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For obvious reasons, I shall say nothing about the welfare reforms that are likely to come in the Green Paper--they are likely to be produced next week and we will wait to discuss them--but I find it strange that Tuesday's Budget contains a major change in the tax system, which affects social security, but we have to wait until the Green Paper is published, after the Budget, to find out to what degree those reforms have affected the Chancellor's thinking. No doubt the Minister of State will tell us all when the time comes.

The real question for the Secretary of State and her right hon. Friends is to what extent they expect unemployment to fall--she suggested that it would. Will the right hon. Lady now commit herself to a figure, a proportion or a percentage by which she envisages unemployment falling as a direct result of all the changes that she is implementing in the new deal? So far, we have had little commitment on that and if the right hon. Lady wants to give me a figure, I am happy to give way and allow her to do so.

We intend to monitor closely the pilot programmes designed to encourage disabled people back into work. There is much detail to be considered there. I shall wait to find out how that scheme progresses before deciding whether it is successful. Anything that assists disabled people to get back to work or to get more meaningful employment has to be welcomed; the question is to what degree the scheme will work and how it will be targeted. We will wait and see how it develops.

I shall deal with three or four of the major changes that have taken place.

Mr. Hope: I am grateful to the hon. Gentleman for giving way and I welcome the hon. Member for West Chelmsford (Mr. Burns), who has decided to take his seat on the Opposition Front Bench this afternoon--he is obviously back in favour. If the Conservative party ever reached Government again, would they repeal the working families tax credit now that a Labour Government have introduced it to help the poorest families?

Mr. Duncan Smith: The hon. Gentleman is back on his usual form. He has been passed information from someone on the Government Front Bench and been told, "It's your turn to intervene." The only serious question that he has been able to come up with is, "What will you do when you get back into government in five years' time?" I cannot understand why Labour Members, who have been in power only for some 11 months, are so petrified about the Conservatives getting back into power. I shall answer the hon. Gentleman's question when the Government answer how they will explain to the British public that they have reneged on every pledge that they made before the election. When we get into government next time round we will do what is necessary to put the mess right, but let us get back to national insurance reforms, which are in the Budget, rather than the nonsense in which the hon. Gentleman is engaged.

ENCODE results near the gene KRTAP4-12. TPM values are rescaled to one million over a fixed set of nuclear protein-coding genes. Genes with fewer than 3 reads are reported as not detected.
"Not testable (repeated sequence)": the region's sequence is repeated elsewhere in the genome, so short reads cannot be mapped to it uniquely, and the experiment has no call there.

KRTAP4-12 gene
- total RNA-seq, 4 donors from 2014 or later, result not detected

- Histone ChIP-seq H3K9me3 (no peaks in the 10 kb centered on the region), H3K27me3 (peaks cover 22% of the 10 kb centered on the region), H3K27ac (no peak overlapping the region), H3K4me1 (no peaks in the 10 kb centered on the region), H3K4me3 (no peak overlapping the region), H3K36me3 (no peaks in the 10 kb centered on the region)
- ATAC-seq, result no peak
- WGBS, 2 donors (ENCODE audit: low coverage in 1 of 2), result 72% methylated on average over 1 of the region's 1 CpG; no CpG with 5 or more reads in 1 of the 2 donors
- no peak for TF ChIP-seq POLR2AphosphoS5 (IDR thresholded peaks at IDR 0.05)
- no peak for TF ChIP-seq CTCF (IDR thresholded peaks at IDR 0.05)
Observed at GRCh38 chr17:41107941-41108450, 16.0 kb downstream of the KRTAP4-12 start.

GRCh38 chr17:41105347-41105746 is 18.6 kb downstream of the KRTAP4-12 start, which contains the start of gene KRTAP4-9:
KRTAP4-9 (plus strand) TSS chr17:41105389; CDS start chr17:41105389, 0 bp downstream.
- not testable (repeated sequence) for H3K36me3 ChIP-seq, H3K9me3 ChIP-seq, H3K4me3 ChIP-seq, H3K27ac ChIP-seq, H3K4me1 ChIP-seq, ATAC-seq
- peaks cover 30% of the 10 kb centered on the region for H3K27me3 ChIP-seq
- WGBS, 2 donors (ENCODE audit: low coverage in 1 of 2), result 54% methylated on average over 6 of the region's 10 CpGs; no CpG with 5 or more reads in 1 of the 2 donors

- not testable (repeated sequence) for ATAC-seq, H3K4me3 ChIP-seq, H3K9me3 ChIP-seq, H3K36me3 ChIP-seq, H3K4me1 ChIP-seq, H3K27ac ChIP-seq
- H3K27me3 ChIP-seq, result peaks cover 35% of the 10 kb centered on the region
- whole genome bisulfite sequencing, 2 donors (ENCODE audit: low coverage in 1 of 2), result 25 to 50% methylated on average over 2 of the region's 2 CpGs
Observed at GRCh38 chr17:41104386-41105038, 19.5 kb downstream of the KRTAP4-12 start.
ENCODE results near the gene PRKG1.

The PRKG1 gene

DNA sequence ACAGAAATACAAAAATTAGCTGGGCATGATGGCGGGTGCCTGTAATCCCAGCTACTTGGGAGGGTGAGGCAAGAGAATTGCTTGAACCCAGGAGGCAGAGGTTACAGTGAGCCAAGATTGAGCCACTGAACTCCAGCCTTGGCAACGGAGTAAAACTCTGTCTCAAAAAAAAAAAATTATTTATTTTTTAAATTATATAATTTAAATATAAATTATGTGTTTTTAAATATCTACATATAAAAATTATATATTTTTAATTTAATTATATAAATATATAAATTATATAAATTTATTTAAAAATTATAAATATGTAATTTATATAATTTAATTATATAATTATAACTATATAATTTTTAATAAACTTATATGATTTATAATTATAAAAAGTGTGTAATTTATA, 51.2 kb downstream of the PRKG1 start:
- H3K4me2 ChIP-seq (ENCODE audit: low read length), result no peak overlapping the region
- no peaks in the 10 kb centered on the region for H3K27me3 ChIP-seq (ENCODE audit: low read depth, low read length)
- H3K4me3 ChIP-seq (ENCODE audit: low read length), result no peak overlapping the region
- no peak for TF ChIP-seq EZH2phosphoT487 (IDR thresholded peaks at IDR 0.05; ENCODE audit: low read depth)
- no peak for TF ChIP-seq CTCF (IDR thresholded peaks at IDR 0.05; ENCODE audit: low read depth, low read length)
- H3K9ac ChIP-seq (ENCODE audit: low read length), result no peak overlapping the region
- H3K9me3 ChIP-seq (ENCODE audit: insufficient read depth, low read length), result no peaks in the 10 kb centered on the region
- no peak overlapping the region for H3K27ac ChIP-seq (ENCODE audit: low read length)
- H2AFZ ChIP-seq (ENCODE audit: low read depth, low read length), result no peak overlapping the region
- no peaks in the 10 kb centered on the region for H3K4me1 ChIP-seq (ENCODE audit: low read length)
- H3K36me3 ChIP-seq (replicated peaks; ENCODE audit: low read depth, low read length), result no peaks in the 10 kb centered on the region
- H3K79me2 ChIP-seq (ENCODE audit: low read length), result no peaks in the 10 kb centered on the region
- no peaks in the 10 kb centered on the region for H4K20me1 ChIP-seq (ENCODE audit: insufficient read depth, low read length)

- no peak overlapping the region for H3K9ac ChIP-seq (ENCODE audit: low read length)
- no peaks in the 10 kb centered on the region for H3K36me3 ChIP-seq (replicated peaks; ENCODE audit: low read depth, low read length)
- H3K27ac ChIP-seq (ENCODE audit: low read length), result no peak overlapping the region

The purpose of the change is to reduce the cost of employing low-paid workers. To some degree, the changes will undermine the Government's claim to be encouraging a high-skill economy in which people have high levels of training and there are opportunities for all--the claim covers not only the low paid but those on

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average and just above average incomes. The Chancellor announced that employers would not pay national insurance contributions on the first £81 of an employee's weekly earnings and above that would pay a single rate of 12.2 per cent. on every pound up to £440.

The new Labour Government claim as another of their top priorities that they will turn Britain into a high-skill economy. There is a problem here--I hope that the Paymaster General, who I welcome to his position, will deal with it in his reply--as to some degree the change will clash with the pledge.

Surely by also increasing the national insurance rate, the Chancellor has directly increased the cost of employing workers who have the higher skill levels and those who would move to higher pay with on-the-job training. That could put a question mark over their employment. That fact has been recognised in the past 24 hours by a number of companies, including J. Walter Thompson, which represents an industry that is close to the heart of new Labour--it is a case of spinners in a spin--and which has said that the national insurance


I hope that the Paymaster General will deal with that when he replies.

That problem is compounded if we take into account the impact of the national minimum wage on the Budget changes. That wage will reduce the number of people earning between £60 and £80 a week by artificially inflating weekly take-home pay. As the Deputy Prime Minister noticed many years ago, that will force more employees up into the 12.2 per cent. band, as the differentials shuffle upwards. It will represent an extra cost to employers and create another barrier to work. I hope that the Paymaster General will give us some figures and some idea of what the Government calculate will be the impact of that change, given the others implemented in the Budget.

Employers are likely to respond to the change by hiring more part-time workers so that hours worked are restricted and the new earnings totals do not breach the earnings limit. Coopers and Lybrand has predicted that the present bunching of employment at just below £64 a week will shift to £81 a week. Again, perhaps the Paymaster General could tell us what calculations he made when considering that matter and how the Government intend to alleviate that effect.

Apparently, according to old new Labour, that sort of move would have been regressive in the run-up to the election. In the past 10 months, it has been attacked endlessly, yet implemented, and I would therefore be grateful if the Paymaster General could clear the matter up.